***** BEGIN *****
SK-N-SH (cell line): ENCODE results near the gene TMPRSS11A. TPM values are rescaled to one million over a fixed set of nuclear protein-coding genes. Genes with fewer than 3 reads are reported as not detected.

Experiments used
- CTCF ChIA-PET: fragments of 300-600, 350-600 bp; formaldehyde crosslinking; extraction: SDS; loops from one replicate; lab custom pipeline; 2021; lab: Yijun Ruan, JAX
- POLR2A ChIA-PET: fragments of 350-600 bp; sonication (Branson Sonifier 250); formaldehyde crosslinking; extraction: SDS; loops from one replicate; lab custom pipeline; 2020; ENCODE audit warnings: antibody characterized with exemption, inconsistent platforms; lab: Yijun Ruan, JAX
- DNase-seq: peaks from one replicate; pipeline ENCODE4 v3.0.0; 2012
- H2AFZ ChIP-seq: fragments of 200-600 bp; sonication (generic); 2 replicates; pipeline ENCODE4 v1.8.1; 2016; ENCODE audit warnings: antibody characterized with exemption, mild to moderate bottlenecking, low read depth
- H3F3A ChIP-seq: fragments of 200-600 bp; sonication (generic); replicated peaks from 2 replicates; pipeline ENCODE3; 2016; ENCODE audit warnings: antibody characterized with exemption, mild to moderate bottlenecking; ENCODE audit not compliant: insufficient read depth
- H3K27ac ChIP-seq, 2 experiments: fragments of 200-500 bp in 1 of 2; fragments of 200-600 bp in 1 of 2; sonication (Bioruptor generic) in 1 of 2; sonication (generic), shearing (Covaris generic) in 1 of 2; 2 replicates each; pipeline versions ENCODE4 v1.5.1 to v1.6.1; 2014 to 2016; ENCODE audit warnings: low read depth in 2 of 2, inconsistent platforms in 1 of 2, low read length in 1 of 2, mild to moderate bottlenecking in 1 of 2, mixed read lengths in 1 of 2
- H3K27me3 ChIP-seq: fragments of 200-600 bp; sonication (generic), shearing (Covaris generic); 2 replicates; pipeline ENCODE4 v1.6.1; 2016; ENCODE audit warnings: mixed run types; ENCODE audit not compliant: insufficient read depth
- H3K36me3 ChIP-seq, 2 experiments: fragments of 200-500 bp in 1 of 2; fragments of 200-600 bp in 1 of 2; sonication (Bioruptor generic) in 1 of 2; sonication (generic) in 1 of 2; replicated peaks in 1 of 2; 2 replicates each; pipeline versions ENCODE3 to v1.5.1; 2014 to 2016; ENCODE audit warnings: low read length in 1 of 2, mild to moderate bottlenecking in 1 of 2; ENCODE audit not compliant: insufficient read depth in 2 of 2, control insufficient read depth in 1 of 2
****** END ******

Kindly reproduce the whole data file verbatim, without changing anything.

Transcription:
SK-N-SH (cell line): ENCODE results near the gene TMPRSS11A. TPM values are rescaled to one million over a fixed set of nuclear protein-coding genes. Genes with fewer than 3 reads are reported as not detected.

Experiments used
- CTCF ChIA-PET: fragments of 300-600, 350-600 bp; formaldehyde crosslinking; extraction: SDS; loops from one replicate; lab custom pipeline; 2021; lab: Yijun Ruan, JAX
- POLR2A ChIA-PET: fragments of 350-600 bp; sonication (Branson Sonifier 250); formaldehyde crosslinking; extraction: SDS; loops from one replicate; lab custom pipeline; 2020; ENCODE audit warnings: antibody characterized with exemption, inconsistent platforms; lab: Yijun Ruan, JAX
- DNase-seq: peaks from one replicate; pipeline ENCODE4 v3.0.0; 2012
- H2AFZ ChIP-seq: fragments of 200-600 bp; sonication (generic); 2 replicates; pipeline ENCODE4 v1.8.1; 2016; ENCODE audit warnings: antibody characterized with exemption, mild to moderate bottlenecking, low read depth
- H3F3A ChIP-seq: fragments of 200-600 bp; sonication (generic); replicated peaks from 2 replicates; pipeline ENCODE3; 2016; ENCODE audit warnings: antibody characterized with exemption, mild to moderate bottlenecking; ENCODE audit not compliant: insufficient read depth
- H3K27ac ChIP-seq, 2 experiments: fragments of 200-500 bp in 1 of 2; fragments of 200-600 bp in 1 of 2; sonication (Bioruptor generic) in 1 of 2; sonication (generic), shearing (Covaris generic) in 1 of 2; 2 replicates each; pipeline versions ENCODE4 v1.5.1 to v1.6.1; 2014 to 2016; ENCODE audit warnings: low read depth in 2 of 2, inconsistent platforms in 1 of 2, low read length in 1 of 2, mild to moderate bottlenecking in 1 of 2, mixed read lengths in 1 of 2
- H3K27me3 ChIP-seq: fragments of 200-600 bp; sonication (generic), shearing (Covaris generic); 2 replicates; pipeline ENCODE4 v1.6.1; 2016; ENCODE audit warnings: mixed run types; ENCODE audit not compliant: insufficient read depth
- H3K36me3 ChIP-seq, 2 experiments: fragments of 200-500 bp in 1 of 2; fragments of 200-600 bp in 1 of 2; sonication (Bioruptor generic) in 1 of 2; sonication (generic) in 1 of 2; replicated peaks in 1 of 2; 2 replicates each; pipeline versions ENCODE3 to v1.5.1; 2014 to 2016; ENCODE audit warnings: low read length in 1 of 2, mild to moderate bottlenecking in 1 of 2; ENCODE audit not compliant: insufficient read depth in 2 of 2, control insufficient read depth in 1 of 2